Sunday, October 08, 2006

The new scandal

Seven or eight years ago, at the height of the Lewinsky scandal, I argued repeatedly to my Republican friends that private sexual matters should be kept out of politics. I even wrote an op-ed speculating about how the public revelation of the affairs of Thomas Jefferson, Franklin Roosevelt or Martin Luther King, Jr., might have changed the course of history, but I couldn’t find a home for it. Now, faced with the Foley scandal, I have to ask myself some hard questions about applying the same standard to this regrettable situation.

Certainly Representative Foley emerges from his instant messages as a very disturbed middle-aged man. They are tasteless, childish, extraordinarily adolescent, and unbelievably indiscreet. He seems to have seen himself like a teenager trying on homosexuality. For the record, however, I do not believe that what he did, based upon what we know so far, should be treated as a crime. The concept of an age of consent is an old one, and in Washington, D. C. in is 16. I would not favor raising it; I have already read about too many prosecutions of 16-year old boys who had sex with 14-year old girls (including one young Kansan who not only impregnated the girl, but married her.) Foley obviously was taking advantage of the charisma of his position as a Congressman, but such things have happened (more commonly in a heterosexual context) for centuries, and there is no way to stop them. (The contemporary feminist argument that such affairs always represent the exploitation of the powerless by the powerful is much too simplistic. Actually it is the lesser person in the hierarchy who often feels more power in such cases.) Foley did not, according to what we know so far, use his position actually to extort sex or threaten pages who did not respond to his advances.

What gives the scandal its interest, it seems to me, is the monstrous Republican hypocrisy that it has revealed (and that may have had something to do with it in the first place.) Foley, who had made legislation against child sexual predators one of his main planks, had gotten away with his behavior for years in full view of his Republican colleagues. Two or three Republican staffers or Congressmen state that Dennis Hastert or his staff had been informed, and they did nothing. But that is not all. The Republican-appointed clerk of the house, who has just resigned (and whose resignation was not commemorated in the usual fashion on the House floor), was gay. So was Foley’s former administrative assistant, who had tried to bring the problem to Hastert’s attention. Indeed, according to the New York Times, there is a considerable network of gay Republican house staffers who are now keeping a very low profile. Meanwhile, no one has ever uncovered anything further about “Jeff Gannon”, the male prostitute who visited the White House dozens of times for purposes that have never been revealed, meanwhile posing as a reporter who fed Scot McClellan softball questions.

The House Republicans, in short, while railing against gay marriage, outlawing gays in the military, and relying largely on the homophobic religious right, have, inevitably, tolerated a substantial gay presence in their midst. That might even explain why Dennis Hastert and his office was so reluctant to do anything about Foley—they knew that revelations would not stop with him. The Republican Party’s anti-gay stance, like claims of imminent victory in Iraq, simply denies reality. Gays are here, even in Republican politics (indeed, they always have been), and are not going away. The sooner we learn to treat them like other Americans, the better off we will all be. But the Republican Party is clinging to the razor-thin majority that has enabled it to exercise almost absolute power for the last four years, and increasingly relying upon constituencies who apparently regard homosexuality as a temptation to which only the weak succumb. (As a lifelong, hopeless heterosexual, this is a view I have never been able to understand.) So desperate are the Republicans to deal with this inevitable gulf between their rhetoric and their behavior that they have begun to argue that the pages somehow entrapped Foley, or that Democrats are somehow to blame for the whole affair. Speaker Hastert’s odd behavior and shell-shocked demeanor suggest that he in fact knows a good deal more than he has let on., my favorite source, now shows the Democrats with a tie in the Senate and a 4-5 seat majority in the House, based upon the most recent polls. All week the Democrats have gained a house seat about once every two days. In my opinion the real reason is that the Republicans’ proudest achievement—their ability to “stay on message”—is catching up to them. Their statements on major issues are simply not credible, and they are not what they claim to be. Perhaps more and more Americans seem to feel that they need to be taught a lesson.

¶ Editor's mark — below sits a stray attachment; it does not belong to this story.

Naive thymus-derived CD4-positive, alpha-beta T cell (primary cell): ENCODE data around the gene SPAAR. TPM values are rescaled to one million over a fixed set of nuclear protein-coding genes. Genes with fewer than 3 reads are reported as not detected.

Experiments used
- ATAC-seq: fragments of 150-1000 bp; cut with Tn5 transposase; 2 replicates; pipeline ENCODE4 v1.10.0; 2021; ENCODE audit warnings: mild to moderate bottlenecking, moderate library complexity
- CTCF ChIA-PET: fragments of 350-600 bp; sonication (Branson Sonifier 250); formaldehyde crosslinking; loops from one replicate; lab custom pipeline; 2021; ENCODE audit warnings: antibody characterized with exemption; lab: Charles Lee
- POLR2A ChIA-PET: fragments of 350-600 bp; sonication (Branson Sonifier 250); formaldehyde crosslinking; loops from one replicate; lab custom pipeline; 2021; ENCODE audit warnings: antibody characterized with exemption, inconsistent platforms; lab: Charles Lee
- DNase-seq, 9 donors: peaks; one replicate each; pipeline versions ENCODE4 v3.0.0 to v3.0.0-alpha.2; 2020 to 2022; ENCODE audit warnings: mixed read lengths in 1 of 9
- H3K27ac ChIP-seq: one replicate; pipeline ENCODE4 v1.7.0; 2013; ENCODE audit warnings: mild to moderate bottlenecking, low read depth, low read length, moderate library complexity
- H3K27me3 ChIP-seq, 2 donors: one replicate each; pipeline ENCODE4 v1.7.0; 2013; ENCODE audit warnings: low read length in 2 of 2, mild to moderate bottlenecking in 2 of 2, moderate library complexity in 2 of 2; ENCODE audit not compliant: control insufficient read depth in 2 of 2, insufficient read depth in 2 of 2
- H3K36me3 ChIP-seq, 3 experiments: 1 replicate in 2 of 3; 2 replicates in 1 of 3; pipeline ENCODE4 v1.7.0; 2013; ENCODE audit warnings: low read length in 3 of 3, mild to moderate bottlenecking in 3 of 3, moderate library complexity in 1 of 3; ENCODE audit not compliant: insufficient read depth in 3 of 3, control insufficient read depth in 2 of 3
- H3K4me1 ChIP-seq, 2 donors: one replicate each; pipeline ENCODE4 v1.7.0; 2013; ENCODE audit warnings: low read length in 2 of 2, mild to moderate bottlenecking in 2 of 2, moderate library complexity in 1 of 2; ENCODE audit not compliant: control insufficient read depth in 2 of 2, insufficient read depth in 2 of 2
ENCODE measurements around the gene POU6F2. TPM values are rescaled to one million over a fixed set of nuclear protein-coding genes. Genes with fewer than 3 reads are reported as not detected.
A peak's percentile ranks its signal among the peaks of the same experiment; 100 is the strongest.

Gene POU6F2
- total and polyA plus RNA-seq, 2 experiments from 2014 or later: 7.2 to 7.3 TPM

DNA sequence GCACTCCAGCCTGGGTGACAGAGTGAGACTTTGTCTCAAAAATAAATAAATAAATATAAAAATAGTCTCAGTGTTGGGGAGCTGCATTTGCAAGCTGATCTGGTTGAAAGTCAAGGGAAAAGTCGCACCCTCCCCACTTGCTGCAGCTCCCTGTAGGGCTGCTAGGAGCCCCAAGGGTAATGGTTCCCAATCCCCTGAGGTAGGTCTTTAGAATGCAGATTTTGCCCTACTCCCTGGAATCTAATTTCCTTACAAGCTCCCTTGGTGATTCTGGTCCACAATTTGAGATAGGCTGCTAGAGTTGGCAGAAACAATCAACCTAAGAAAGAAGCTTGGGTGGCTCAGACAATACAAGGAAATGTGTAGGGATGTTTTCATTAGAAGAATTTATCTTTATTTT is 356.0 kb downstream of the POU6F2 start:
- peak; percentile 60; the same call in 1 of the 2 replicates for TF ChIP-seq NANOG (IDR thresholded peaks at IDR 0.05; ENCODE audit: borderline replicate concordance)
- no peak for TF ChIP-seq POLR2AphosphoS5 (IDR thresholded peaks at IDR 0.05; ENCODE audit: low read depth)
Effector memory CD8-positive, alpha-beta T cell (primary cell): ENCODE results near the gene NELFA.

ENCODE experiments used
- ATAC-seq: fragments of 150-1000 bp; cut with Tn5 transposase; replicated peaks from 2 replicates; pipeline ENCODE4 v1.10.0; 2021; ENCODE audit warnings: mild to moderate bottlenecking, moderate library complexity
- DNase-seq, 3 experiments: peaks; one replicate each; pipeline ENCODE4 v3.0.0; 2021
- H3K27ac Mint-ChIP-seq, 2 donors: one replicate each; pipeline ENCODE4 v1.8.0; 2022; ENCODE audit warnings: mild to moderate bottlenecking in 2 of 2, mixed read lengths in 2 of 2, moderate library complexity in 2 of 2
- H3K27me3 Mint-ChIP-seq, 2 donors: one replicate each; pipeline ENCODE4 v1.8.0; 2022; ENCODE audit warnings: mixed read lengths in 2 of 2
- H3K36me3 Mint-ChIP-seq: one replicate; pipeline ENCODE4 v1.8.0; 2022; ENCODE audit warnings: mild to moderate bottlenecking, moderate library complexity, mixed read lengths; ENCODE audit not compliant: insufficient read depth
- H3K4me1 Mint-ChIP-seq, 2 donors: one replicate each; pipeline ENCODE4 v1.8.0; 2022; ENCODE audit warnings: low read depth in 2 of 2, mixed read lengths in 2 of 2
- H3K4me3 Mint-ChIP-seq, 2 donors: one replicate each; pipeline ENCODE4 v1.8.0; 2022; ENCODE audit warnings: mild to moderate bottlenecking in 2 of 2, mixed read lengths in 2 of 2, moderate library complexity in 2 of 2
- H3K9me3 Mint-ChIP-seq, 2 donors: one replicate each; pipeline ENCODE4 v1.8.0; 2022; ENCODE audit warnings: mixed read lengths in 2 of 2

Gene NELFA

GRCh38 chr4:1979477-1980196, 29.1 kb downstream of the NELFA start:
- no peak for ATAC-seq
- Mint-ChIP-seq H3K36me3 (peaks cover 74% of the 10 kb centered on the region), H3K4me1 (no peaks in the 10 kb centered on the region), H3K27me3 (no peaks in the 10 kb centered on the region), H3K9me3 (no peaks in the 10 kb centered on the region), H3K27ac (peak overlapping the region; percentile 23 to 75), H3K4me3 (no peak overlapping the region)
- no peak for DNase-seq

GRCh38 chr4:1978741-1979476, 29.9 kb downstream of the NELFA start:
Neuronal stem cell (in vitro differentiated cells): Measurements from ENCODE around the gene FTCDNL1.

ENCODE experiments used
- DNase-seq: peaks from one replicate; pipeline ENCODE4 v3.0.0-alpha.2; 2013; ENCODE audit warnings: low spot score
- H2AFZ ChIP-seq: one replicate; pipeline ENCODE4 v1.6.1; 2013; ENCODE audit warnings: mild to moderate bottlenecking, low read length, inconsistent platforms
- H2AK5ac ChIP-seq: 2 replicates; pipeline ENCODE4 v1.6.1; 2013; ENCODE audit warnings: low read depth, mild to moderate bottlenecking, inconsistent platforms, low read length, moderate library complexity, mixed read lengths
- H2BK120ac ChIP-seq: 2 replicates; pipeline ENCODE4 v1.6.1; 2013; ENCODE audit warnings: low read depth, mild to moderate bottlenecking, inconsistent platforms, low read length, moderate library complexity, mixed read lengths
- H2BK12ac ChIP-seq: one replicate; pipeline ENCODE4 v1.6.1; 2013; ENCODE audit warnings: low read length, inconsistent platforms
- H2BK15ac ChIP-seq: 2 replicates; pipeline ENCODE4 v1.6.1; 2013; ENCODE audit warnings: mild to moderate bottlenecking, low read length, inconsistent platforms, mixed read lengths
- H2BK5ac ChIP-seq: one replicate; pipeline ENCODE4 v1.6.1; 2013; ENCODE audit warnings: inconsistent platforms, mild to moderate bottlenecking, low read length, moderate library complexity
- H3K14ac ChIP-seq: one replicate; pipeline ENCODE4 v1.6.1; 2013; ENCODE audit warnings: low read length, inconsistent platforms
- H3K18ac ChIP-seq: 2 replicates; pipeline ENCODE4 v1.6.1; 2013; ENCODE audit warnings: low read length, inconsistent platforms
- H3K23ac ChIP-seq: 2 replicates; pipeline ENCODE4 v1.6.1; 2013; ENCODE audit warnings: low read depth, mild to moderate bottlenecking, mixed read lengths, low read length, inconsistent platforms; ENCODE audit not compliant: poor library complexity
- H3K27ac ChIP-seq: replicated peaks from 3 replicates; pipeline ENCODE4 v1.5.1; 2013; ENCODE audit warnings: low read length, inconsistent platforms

Roger Albin said...

But there is a certain rough justice in this affair. Foley's transgression is not that he is gay but that he is taking advantage of his privileged position. Would his actions be less despicable if pages in question were girls? Clearly not. The Republicans are in danger of losing support from their evangelical base because of the essentially tangential fact of Foley's homosexuality. They are truly hoist with their own petard.

Anonymous said...

The Republicans continue to engage in their decades-long project of portraying the Democrats as effeminate, libidinous, commie, duplicitous, security-endangering hippy drug-using peaceniks while permitting themselves all sorts of questionable behavior. Why that game doesnt't get old with the US public I'll never know.

In the same vein, Silvio Berlusconi just labeled Centrist Romano Prodi as the living reincarnation of Stalin.